It usually happens that not a lot of us get the opportunity of going to a top ranked art school and learn how to draw and paint in person. If you are like me then congratulations you’re also bonkers and have taken on the challenge of being a self-taught artist! Now don’t misunderstand me, there’s absolutely nothing glamorous about being a self-taught artist. In a perfect world, I would love to be taught by some of the great masters of drawing and painting at a top art school.On the contrary however, I would prefer to be a self-taught artist over going to an art school the sole reason being that they don’t teach art as if it were a trainable skill.
As a self-taught artist, you will have a arduous but edifying road ahead. You will not have the structure or guidance provided by an art school, however, you will have the freedom to learn whatever and however you please and maybe develop your own unique style!
With some discipline you can achieve anything as a self-taught artist that a trained artist could achieve. In fact, formal art training can be sometimes too restrictive for learning of some artists, who may be better suited to the self-taught path.
Some of the great masters of painting were self-taught, including :
Albert Dorne – mostly self-taught.
Vincent van Gogh – studied art briefly at the Antwerp Academy, but this had little influence on his approach to painting.
Paul Gauguin – was a sailor and stockbroker before he began painting.
Charles M. Russell – no training at all.
So if you wanna improve overall as a self taught artist here are 7 tips to help you :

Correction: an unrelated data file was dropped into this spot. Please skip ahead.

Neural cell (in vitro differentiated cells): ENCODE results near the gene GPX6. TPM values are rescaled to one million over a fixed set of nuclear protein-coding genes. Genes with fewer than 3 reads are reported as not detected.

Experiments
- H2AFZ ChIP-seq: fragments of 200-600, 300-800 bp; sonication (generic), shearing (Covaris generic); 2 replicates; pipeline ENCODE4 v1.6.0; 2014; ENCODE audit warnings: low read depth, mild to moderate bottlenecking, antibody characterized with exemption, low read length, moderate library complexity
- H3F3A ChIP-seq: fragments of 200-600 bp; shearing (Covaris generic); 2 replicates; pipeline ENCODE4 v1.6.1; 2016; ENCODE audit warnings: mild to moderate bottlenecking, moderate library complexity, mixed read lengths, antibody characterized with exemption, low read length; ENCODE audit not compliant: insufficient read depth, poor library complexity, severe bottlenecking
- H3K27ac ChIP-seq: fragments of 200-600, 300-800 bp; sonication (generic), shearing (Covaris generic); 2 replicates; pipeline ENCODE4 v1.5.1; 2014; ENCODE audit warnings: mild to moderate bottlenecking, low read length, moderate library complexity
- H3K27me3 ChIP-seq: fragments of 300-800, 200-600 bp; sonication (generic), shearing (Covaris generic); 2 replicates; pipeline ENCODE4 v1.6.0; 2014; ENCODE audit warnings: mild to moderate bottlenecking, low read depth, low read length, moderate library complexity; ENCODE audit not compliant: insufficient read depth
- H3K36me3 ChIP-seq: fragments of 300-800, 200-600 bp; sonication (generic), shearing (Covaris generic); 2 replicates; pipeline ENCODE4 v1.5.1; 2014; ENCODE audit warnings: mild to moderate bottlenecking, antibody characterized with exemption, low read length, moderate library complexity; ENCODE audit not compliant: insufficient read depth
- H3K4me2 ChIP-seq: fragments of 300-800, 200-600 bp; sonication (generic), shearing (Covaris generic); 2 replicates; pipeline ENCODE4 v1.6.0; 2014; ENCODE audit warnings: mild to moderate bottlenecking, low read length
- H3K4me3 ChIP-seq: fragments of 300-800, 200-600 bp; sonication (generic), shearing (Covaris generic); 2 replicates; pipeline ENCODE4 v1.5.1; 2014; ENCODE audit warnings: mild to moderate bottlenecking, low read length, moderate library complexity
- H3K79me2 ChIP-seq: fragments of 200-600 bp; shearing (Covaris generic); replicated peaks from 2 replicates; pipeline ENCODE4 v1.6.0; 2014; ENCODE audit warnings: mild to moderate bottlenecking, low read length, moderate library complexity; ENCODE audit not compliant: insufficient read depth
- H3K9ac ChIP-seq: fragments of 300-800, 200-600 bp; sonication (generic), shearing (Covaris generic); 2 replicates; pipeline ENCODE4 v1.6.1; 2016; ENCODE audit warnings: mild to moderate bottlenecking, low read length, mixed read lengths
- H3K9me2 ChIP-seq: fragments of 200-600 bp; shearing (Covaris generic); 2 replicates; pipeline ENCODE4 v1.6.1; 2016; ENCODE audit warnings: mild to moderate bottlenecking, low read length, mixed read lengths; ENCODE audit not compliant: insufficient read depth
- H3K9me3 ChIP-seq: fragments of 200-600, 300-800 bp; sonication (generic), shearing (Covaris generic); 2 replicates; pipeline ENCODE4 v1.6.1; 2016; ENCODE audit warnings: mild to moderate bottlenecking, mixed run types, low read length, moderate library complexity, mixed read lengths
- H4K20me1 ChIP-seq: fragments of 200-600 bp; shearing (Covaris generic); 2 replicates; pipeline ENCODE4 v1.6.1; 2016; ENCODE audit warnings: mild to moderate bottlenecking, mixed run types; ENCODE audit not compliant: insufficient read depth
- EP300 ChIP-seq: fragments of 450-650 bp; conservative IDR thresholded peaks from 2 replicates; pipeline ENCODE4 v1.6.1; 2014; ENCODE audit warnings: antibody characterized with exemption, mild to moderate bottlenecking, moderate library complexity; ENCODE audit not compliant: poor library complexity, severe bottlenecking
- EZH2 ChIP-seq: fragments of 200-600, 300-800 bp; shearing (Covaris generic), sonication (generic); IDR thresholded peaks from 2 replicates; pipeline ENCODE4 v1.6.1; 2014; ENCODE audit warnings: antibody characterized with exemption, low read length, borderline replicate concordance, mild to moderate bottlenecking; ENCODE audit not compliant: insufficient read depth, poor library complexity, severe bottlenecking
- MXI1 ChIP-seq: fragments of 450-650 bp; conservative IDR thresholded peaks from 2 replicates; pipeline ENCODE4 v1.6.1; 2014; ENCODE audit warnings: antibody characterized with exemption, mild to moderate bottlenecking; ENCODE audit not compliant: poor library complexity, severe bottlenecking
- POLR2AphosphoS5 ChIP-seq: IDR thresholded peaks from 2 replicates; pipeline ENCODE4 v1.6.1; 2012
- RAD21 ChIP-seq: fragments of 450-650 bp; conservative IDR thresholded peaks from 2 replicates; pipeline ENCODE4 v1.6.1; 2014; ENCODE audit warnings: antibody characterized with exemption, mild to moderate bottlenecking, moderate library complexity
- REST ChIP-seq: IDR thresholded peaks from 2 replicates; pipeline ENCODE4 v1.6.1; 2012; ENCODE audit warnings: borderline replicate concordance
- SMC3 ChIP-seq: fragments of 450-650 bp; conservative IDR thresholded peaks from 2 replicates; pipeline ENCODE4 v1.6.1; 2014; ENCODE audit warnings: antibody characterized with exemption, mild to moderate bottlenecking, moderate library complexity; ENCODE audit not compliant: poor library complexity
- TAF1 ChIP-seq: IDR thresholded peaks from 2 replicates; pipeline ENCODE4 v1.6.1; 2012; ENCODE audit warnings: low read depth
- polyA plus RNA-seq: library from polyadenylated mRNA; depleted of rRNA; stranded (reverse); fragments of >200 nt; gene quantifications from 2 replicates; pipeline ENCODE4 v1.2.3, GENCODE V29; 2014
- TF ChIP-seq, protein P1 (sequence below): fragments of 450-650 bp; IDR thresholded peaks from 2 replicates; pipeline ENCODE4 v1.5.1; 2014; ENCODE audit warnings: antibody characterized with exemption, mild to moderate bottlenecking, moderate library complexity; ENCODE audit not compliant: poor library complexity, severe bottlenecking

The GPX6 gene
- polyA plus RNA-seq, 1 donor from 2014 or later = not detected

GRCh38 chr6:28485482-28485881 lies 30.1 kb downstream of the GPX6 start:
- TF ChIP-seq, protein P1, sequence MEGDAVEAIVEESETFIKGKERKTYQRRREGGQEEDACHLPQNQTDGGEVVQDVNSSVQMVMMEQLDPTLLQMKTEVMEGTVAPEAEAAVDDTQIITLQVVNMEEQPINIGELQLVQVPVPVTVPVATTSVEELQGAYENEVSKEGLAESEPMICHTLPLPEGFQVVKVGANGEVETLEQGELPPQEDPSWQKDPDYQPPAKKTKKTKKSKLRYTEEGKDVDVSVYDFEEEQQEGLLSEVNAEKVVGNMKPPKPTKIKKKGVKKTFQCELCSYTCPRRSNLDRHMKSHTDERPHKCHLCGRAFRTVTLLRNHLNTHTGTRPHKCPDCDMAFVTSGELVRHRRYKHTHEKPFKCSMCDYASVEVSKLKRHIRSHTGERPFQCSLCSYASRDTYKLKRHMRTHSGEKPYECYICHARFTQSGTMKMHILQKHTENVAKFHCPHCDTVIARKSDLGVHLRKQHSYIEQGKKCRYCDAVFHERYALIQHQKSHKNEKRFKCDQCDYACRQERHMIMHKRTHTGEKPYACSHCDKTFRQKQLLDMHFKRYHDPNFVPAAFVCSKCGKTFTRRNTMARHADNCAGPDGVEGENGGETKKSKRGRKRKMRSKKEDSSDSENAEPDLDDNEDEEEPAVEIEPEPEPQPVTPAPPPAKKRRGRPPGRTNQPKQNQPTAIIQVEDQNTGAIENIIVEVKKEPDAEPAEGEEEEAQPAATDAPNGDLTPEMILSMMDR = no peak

1. Be your own critic
Your eyes can be quite deceiving when you’re viewing your own work. In order to actually learn and improve, put yourself out there and submit your work to competitions, exhibitions and galleries. You may be quickly humbled if you think your ego is getting out of hand!When you examine your works of art as a collective group, you may be capable of identifying any areas of weakness that you may or may not had been capable of perceiving from an individual piece.
2. Aim for everything but expect nothing
If you expect too much as a self-taught artist then you will quickly be discouraged if it doesn’t go your way.It is also important that you have an almost unbound optimism. You should be aiming to achieve whatever you desire.
3. Copy the masters
The best way to study the techniques and ways of the great masters is to just try and copy their works. This will give you a better understanding of the styles of different eras, the strokes the artists made, the colors selected and their overall approach towards art as a subject.
4. Consistency is the key
If you want to be a successful self-taught artist, then it’s far critical that you in reality put the hours in. Unfortunately, this is the toughest component about being self-taught. You must have regular sessions at different stages in the week. These don’t have to be lengthy periods, but they ought to be targeted and dedicated. You want to seclude yourself from the world and make those periods actually count. Put on your creative hat, tune in your favorite beats and get going! Half an hour of strong exercise is much more effective than 7 hours of flickering practice.
5. Don’t compare yourself to others
When you aren’t surrounded by different reading artists, you could find that you end up comparing yourself to very established professional artists. What you need to realize is that all professional artists had been amateurs at one point of time.
6. Make notes
I am a firm believer that you just ought to document everything you are doing, even in the early stages. There may also come a time when your early works are going to be incredibly important to you.
7. Take part in the art community
Unfortunately, nothing comes close to the network of being in an art school. The next best option is voluntary involvement in the art community through competitions, exhibitions, artwork demonstrations and online boards. If you actively indulge in the whole network then you may no longer experience so disadvantaged from not going to artwork school.
Thanks for Reading!
By: Govind Pratap Singh